Tick. Tock. Tick. Tock. It's almost time, people. Almost time for you to get a glimpse of the first Killed Ideas. In a couple of days, we'll begin sharing with you some of the better submissions we've received. We'll offer up some initial commentary which, hopefully, will motivate you to submit your own Killed Idea.
Some time ago, I was in a presentation and my creative director was unveiling a new campaign to a client high atop One Penn Plaza in New York. The meeting with this client was, as always, jovial and upbeat. Until one particular piece of creative was presented. There was something about it he client didn't quite like.
- The Obama Administration's recovery.gov logo kinda reminds us of...
- MoMA shoots for socially-minded redesign. (It should probably start here, though.)
- Google's Eric Schmidt's a Twitter-hater. Well, maybe "hater" is too strong a word.
- For once, an instance where extreme prejudice may improve your online quality of life. (Via that one guy whose site's all covered in Skittles.)
- Hella happy over drillwork.
- Starbucks value meals? Seriously? Sell your stock. Now. Because a licensing partnership with Hello Kitty is just around the corner.
For better or worse, Diesel knows how to seize attention. ("Pete the Meat Puppet" is STILL stuck in our heads, and there's no way on earth we can ever unwatch "XXX SFW.")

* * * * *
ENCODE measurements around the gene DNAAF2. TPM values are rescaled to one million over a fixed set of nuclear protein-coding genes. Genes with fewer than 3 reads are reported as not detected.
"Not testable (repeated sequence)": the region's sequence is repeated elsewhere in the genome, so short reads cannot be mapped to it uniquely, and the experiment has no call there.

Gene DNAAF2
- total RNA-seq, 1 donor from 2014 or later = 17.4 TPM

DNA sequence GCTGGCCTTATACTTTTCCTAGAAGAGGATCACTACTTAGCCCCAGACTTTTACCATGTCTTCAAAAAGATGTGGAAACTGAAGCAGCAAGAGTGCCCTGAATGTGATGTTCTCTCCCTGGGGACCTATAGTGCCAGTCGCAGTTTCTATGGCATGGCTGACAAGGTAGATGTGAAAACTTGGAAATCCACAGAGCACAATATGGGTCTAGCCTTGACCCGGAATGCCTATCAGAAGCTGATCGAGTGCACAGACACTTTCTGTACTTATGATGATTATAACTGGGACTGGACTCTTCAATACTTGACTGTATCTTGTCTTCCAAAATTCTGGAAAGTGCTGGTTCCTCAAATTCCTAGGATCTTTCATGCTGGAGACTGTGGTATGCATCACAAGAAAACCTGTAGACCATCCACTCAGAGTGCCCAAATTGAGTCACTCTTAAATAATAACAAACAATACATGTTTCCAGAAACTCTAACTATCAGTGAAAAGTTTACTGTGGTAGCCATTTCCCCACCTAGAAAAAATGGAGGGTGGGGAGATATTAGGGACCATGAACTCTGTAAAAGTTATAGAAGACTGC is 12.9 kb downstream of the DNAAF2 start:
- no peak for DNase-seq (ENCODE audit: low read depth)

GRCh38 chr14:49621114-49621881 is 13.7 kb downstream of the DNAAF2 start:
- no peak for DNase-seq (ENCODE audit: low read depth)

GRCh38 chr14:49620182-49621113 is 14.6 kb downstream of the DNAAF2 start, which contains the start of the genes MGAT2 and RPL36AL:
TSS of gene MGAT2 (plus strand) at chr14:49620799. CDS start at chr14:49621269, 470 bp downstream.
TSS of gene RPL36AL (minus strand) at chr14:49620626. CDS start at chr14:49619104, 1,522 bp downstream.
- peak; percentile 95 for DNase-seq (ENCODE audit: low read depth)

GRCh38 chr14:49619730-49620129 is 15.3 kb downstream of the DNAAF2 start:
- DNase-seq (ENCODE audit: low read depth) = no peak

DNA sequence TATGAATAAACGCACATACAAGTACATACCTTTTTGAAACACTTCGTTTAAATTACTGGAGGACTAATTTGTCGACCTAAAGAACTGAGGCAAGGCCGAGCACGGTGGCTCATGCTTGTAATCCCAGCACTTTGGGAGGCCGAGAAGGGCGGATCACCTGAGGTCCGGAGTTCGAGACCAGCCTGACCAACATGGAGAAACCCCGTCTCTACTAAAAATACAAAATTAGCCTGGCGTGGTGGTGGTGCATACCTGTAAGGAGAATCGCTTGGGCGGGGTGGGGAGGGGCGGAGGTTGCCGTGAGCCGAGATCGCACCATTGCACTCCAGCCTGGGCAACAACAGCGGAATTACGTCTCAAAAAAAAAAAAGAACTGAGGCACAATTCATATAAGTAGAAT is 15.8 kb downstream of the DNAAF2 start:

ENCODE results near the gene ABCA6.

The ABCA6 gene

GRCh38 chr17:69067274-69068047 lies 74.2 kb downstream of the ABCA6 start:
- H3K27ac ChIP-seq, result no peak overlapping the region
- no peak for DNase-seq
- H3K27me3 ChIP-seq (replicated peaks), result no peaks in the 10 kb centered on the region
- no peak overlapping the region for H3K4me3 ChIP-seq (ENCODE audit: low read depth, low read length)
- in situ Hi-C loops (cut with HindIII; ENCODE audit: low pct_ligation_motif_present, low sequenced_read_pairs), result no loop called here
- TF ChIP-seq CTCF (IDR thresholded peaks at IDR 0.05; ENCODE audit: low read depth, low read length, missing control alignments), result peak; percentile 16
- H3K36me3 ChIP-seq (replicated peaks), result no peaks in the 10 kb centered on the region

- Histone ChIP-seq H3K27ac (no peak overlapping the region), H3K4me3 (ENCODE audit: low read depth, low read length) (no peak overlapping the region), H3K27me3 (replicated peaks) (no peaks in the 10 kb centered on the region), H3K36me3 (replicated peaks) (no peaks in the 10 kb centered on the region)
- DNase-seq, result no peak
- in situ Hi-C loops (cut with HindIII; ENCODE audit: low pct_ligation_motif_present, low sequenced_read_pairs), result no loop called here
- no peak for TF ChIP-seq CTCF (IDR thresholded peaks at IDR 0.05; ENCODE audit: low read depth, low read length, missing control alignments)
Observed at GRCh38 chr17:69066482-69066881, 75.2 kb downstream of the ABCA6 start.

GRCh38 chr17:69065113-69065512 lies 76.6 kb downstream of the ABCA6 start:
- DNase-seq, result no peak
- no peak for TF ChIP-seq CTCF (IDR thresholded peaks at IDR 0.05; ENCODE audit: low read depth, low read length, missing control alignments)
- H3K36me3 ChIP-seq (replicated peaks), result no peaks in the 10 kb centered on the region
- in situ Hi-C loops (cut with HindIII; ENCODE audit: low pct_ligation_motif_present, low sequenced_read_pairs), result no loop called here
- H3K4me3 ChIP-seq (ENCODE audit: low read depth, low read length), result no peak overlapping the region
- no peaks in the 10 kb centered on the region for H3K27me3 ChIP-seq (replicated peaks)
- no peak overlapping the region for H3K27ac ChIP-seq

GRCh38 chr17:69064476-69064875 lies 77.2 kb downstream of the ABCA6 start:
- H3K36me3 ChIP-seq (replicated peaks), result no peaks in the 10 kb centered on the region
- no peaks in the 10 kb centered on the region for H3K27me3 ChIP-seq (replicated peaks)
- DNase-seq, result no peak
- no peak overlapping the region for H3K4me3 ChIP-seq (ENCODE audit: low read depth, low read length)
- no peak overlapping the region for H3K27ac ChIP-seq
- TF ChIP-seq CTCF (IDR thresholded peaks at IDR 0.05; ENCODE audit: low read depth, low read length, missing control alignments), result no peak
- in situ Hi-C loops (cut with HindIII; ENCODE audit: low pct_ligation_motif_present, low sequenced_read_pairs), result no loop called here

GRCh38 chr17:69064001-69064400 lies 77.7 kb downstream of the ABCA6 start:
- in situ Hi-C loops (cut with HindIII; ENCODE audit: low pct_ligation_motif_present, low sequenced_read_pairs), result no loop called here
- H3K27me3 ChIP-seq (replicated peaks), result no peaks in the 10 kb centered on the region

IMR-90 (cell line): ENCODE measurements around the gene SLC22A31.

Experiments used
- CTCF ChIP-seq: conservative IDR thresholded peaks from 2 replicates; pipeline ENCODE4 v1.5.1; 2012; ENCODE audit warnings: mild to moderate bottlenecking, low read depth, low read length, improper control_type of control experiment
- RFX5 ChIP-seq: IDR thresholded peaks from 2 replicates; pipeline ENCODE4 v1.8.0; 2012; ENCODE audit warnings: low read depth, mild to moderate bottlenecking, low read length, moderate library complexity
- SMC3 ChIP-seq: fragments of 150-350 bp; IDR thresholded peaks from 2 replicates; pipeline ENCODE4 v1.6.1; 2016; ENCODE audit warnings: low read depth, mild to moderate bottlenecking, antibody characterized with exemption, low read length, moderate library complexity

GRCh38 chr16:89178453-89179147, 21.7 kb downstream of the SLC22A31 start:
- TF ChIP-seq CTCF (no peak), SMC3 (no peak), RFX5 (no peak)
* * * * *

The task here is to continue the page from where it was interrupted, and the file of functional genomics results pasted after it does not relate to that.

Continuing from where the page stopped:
But its gaze-gathering talents aren't strictly 'net-based. To draw mass appeal to the grand opening of its Five on Fifth (Ave.) location, the label balked at the notion of a one-night celebu-fete. Too bland. Not exclusive enough. Instead, it threw together a hodgepodge of quirky personages -- think Mad Hatter's tea party for grownups -- and held multiple dinner parties at its storefront window.
There's something about Japanese pop culture that compels us to watch and not look away. Japan is the seat of all fetishes, magnified for your viewing pleasure. (And we're not just talking* sexual ones.)
To ensure eyeballs for Nivea's line of shaving products, DraftFCB and Rubber Republic tapped into "glabermania" -- the addiction to shaving and being smooth. Inspired by our game show-crazed Japanese cohorts, here's what they came up with.
Come on, don't knock it. What else do you and your jaded creative homies have to do on Saturday night? Grab a camera and pool your shaving cream; think of it as a company morale-builder.
When a campaign has the tagline, "Sometimes it's all you need to wear," some would assume the imagery accompanying the tagline would involved a degree of nudity. One would usually be right but not this time.
For a recent ambient campaign Tel-Aviv agency Mizbala did for Christina Aquilera's new perfume in Israel, the agency placed tens of thousands of clothes hangers with perfume samples attached around Tel-Aviv.
While we're sure someone cold have taken this down the more crass road of, say, nude models prancing around the street with vials of the pefume hung from their necks, we're guessing the hanger approach was a lot cheaper, much easier to manage and a bit less potentially offensive to some.
Here's a video highlighting the campaign.